Trips to Nashville, New Orleans, or the Mississippi Gulf Coast are popular during the summer as adults and children alike look for ways to break out of their work and school routines.
For students and staff in the Newton Municipal School District, trips to these locales were less about play and more about learning. Students, faculty, and staff from all over the district spent at least some of their summer representing the district in learning activities for students, professional development for teachers, or collaboration among administrators.
Superintendent Dr. Glenda Nickson was just one of the many participating in conferences this summer. “I always try to do a couple of conferences to help with the next school year to see what the most innovative things going on, new strategies, new policies that are coming out just to keep our district updated,” she said. But, she wasn’t the only one traveling to gain new perspectives.
Teachers and administrators attended conferences to pursue learning and collaborate with other educators in areas of parental involvement, student engagement, school safety, and professional development while several students from the district attending learning camps around the country. Career and Technology students traveled with school personnel to Washington D.C. for competition while nursing students went to Nashville and Future Business Leaders of America members went to Chicago for conventions. In addition to learning at the conferences, Nickson said she was truly excited that those students spent some of their summer days learning through these travel and competitive experiences.
“It was a lot of traveling, but it was all for our district goals to improve our student achievement, to make sure that our teachers are informed and involved with up-to-date strategies, and then also to make sure that our administrators are aware of all of the state of the art things that are out there to help to continue to move their schools and provide their teachers with the things they need,” Nickson said. “We had a busy summer.”
Even if they weren’t out of town, students were still able to work on personal achievement in June. With Elementary Secondary Schools Emergency Relief Fund (ESSER) money, the school district held Camp Impact. The camp, directed by district teachers, provided instruction in English, Math, Science and arts and crafts activities. Though not a traditional summer school, it provided enrichment and remediation opportunities for participants from elementary through high school. “This was an opportunity to recover from the 20 percent learning loss during the COVID shutdown,” she said.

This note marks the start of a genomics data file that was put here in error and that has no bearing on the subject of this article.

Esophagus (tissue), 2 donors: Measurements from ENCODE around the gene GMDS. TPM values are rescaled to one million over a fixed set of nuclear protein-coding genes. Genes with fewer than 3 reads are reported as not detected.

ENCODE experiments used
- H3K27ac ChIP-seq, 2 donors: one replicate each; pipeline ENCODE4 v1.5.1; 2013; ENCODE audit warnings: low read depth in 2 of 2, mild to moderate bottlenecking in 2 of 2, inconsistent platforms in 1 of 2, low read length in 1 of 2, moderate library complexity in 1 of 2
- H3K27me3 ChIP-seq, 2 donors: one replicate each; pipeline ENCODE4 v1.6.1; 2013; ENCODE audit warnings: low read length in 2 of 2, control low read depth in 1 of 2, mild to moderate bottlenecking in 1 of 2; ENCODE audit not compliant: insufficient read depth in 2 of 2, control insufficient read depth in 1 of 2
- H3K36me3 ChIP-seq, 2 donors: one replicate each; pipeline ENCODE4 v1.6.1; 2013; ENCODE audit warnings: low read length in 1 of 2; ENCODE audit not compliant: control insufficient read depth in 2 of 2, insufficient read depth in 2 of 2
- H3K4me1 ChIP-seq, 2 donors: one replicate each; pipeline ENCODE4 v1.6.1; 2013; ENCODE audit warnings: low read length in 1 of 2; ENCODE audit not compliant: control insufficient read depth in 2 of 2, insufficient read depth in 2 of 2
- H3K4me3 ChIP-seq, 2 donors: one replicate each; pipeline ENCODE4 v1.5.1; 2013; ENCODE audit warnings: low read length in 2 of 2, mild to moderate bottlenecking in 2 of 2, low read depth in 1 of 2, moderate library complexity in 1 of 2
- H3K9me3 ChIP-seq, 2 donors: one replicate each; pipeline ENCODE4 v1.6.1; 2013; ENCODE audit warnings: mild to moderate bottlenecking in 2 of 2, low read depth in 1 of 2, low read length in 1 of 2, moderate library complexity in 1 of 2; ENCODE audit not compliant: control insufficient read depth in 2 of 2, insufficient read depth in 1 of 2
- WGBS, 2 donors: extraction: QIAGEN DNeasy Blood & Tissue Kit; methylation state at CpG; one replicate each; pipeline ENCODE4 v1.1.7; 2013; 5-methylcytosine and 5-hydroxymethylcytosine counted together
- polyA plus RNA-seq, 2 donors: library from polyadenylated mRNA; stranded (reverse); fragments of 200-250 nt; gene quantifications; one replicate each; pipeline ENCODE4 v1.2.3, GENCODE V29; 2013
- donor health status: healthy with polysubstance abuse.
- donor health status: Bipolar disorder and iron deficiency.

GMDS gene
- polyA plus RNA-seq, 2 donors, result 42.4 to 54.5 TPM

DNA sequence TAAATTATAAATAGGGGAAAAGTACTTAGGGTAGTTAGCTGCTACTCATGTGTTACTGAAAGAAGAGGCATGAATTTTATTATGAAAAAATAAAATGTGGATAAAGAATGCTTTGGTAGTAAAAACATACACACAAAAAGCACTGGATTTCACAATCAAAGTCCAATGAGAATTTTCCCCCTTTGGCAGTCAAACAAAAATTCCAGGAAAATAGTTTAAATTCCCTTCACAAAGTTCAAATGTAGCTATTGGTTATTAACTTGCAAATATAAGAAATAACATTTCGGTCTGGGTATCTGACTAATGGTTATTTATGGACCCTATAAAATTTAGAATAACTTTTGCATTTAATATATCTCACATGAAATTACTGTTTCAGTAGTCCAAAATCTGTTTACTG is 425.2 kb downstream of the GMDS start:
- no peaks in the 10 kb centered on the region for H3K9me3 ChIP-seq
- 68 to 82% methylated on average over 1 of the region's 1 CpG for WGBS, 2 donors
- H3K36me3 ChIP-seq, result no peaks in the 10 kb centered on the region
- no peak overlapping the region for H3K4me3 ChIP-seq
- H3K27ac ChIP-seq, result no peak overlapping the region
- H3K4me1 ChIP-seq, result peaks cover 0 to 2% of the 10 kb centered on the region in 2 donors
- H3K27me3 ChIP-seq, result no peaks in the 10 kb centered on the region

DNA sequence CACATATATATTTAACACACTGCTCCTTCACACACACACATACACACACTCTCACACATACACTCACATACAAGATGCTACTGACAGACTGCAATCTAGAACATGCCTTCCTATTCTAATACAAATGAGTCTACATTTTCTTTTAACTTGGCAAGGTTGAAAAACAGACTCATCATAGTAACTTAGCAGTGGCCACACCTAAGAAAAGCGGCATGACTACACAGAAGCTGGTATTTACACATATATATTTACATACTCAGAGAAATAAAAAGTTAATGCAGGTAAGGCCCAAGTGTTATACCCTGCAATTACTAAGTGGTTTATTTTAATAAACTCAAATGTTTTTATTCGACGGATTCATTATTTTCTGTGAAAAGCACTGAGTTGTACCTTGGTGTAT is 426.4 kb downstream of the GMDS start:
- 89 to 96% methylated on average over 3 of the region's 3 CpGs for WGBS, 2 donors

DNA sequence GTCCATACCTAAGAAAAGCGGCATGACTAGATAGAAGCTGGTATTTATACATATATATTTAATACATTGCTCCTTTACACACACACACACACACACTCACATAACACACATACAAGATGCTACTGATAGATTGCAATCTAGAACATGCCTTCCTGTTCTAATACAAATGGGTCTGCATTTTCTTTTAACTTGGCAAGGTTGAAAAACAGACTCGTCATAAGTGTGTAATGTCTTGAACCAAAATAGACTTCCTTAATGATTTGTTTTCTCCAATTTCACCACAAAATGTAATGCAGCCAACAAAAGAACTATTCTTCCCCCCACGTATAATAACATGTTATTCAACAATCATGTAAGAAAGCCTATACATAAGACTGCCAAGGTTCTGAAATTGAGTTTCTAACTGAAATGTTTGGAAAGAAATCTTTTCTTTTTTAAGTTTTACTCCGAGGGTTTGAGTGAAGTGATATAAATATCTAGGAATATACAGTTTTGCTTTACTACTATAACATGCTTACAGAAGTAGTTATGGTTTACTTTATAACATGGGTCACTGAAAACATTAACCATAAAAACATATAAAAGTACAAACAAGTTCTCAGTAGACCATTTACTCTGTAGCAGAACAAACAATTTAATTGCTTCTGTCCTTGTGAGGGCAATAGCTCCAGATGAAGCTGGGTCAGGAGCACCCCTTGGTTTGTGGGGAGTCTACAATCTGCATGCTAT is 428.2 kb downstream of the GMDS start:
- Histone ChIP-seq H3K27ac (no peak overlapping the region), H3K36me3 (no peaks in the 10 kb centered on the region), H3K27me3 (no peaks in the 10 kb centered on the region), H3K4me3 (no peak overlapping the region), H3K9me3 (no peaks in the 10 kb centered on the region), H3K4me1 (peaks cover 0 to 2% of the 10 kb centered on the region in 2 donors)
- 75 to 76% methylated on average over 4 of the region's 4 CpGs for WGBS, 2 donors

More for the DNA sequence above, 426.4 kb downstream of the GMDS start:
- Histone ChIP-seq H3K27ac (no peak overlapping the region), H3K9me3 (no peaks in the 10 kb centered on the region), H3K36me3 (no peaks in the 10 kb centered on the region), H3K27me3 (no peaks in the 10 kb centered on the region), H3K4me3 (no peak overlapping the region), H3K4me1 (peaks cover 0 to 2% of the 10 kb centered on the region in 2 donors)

From traveling with students, to conducting Camp Impact, to attending professional development programs teachers have sacrificed many summer vacation hours for their students, Nickson said.
“They give up their summers to go and get trained because they want to know and want to do what’s best for their students,” said Nickson. “So, to sacrifice your summer time to work with Camp Impact, and then to turn right around from that to a conference, and then come up for individual leadership training at your schools — that says a lot about what our teachers are willing to do. That’s a testament to their commitment and dedication to our students, to the profession, and to themselves.”
From the conferences and additional training of administrators and teachers, Nickson said students will begin to immediately reap the rewards of new ideas and innovations. “They have received enlightenment, enrichment, education, and are invigorated for the new year,” she said. “After COVID stopped everyone, now we’re getting our momentum back and we’re just excited for everything that is coming our way. Everyone is just passionate, and that passion and drive that I see in our leadership and the drive that I see in our teachers’ eyes is the drive that we’re going to see in our students’ eyes this year.”
Additional changes around curriculum this year include moving ACT test components to the middle school instructional program, and Spanish will no longer be taught online with the hiring of a certified Spanish instructor. Additional electives in fine arts have also been added, and students will now have more opportunities to complete college courses while still in high school.
In addition to the acquisition of knowledge, there have been several additions that aid students’ learning by providing comfort and safety, Nickson said. Faculty and staff members recently participated in an active shooter drill to learn better and more efficient ways to respond in an emergency. The school has purchased three new buses that are equipped with air conditioning, wi-fi, and tracking features. Reflective windows are currently being installed at Newton Middle School with more to be installed around later in the year. The student resource team has been expanded to include three officers who will rotate duty at the elementary, middle, and high schools.
The middle school facility has also received a new roof, air conditioning in the gym, and renovations to the middle school fieldhouse have been made for storage and weightlifting equipment.
The administration and staff have also spent time developing programs such as Tiger MOMS and Tiger DADS to encourage parental involvement on campus while social media programs are being revamped to aid in better communication between schools and families.
Nickson said all of these changes reflect the four core goals of the district - academic achievement, safety, financial stability and parental involvement.